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Is DEI in the workplace a passing fad?

5 minute read

Is DEI in the workplace a passing fad?

By: Sovereign Insurance

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In the business world, 2020 will go down in the history books as the year of diversity, equity, and inclusion (DEI). Ignited by a social uprising over racial injustice in the United States, organizations around the globe pledged to build more diverse and equitable workplaces.1 Fast forward to today and there are signs that DEI’s dominance is waning in many sectors, including insurance.

The 2024 Canadian Underwriter Brokerage DEI survey, sponsored by Sovereign Insurance, shows some concerning data points along these lines. The survey asked nearly 300 insurance brokers about numerous aspects of DEI, including how they feel about these efforts. Overall, 21% believe DEI’s time is nearly up: 13% say it’s a trend or passing fad their organization is participating in somewhat, while 6% “disapprove” of DEI and agree it’s a trend or passing fad that’s on its way out. An additional 2% are actively opposed to DEI initiatives.

At the other end of the spectrum, 47% of brokers indicate they “appreciate” DEI, viewing it as a strategic imperative. An additional 8% “adore” DEI and view it as a fundamental value. Nearly one quarter (24%) “accept” DEI, believing it’s needed for compliance, brand reputation and employee engagement.

While DEI isn’t about to disappear overnight, many organizations across different industries are pulling back on their efforts. Research and advisory company Forrester predicts organizational DEI investments will fall from 33% in 2022 to 20% by the end of 2024. The firm believes that in the wake of cuts that disproportionately affect DEI teams, “too many companies will default to ‘check the box’ efforts such as heritage days, leading to performative – rather than substantive – DEI programs.”2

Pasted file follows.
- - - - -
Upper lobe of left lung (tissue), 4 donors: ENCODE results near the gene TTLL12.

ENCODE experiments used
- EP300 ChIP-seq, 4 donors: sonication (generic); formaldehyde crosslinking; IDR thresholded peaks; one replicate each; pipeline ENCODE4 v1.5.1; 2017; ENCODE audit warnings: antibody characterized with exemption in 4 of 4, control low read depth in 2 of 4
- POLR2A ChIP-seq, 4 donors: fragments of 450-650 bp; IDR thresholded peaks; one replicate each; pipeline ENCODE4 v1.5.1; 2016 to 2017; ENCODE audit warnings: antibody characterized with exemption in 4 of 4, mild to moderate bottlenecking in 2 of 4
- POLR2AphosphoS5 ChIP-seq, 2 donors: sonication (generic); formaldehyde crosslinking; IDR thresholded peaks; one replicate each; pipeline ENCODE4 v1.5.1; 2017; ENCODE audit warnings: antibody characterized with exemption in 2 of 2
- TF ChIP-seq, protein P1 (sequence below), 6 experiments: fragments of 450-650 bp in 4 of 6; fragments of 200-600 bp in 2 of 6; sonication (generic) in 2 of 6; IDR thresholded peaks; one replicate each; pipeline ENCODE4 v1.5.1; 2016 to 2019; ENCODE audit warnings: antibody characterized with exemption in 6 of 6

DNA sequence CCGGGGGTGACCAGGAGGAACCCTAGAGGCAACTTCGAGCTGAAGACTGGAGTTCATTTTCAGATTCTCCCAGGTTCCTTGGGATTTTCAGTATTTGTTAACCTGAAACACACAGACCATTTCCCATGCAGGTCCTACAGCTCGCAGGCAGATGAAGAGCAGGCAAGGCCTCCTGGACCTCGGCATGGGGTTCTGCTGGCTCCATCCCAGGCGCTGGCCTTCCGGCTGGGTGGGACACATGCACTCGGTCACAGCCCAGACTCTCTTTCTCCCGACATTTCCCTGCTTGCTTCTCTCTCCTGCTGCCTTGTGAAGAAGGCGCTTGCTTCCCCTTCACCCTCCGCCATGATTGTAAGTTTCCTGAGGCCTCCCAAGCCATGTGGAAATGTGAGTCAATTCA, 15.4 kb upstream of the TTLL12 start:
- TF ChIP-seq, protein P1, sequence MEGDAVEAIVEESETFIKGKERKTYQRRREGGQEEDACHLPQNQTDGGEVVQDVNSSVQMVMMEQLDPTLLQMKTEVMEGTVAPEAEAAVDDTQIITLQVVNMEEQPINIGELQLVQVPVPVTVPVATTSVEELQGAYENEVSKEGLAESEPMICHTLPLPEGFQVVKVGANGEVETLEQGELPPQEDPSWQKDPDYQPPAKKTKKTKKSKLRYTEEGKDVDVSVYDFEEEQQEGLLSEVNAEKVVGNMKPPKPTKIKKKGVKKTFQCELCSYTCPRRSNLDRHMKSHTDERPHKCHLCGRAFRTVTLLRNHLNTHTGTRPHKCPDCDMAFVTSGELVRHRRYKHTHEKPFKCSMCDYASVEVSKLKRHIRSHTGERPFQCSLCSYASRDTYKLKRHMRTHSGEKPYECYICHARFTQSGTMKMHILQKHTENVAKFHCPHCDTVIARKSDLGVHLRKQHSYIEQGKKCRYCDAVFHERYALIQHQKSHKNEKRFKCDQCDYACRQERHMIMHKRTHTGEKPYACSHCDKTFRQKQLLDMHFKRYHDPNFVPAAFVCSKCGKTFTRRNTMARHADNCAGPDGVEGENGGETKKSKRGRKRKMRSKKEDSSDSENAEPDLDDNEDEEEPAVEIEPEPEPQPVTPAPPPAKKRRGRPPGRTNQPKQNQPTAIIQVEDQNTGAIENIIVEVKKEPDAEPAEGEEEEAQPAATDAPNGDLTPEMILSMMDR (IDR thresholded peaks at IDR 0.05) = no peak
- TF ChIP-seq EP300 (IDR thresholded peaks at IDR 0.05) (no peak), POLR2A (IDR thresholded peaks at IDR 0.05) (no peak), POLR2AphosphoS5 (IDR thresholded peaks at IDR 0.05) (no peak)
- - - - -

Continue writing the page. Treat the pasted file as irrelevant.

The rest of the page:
What’s to blame?

There are numerous theories on why support for DEI is sliding. In the view of human-capital industry analyst Josh Bersin, DEI has “played an unwitting but central part in the culture wars,” which were brought on by declining trust in institutions, growing inequalities and the proliferation of technology. As he writes in an opinion piece, there’s also a perception that DEI programs are “woke” and prioritize ethnicity and gender over achievement and ability. As a result, lawsuits in the U.S. have been filed against firms with diversity hiring programs, scholarships and internships.3

For DEI strategist and consultant Lily Zheng, waning interest isn’t the culprit. Rather, as she writes in Harvard Business Review, “most organizations never integrated the many goals, programs, and initiatives spun up following 2020 into their core operations and never created the organizational infrastructure needed to turn a ‘commitment’ into a reality.” In other words, DEI programs that were started from employee demand wilted over time because they were never translated into organizational demand.4

The risks of cutting back

Back when many programs were developed in 2020, DEI wasn’t just viewed as the right thing to do. Many companies were moved by research demonstrating a strong business case for diverse and inclusive workplaces, from increased innovation to improved financial performance.

See: Can an organization be successful without addressing diversity?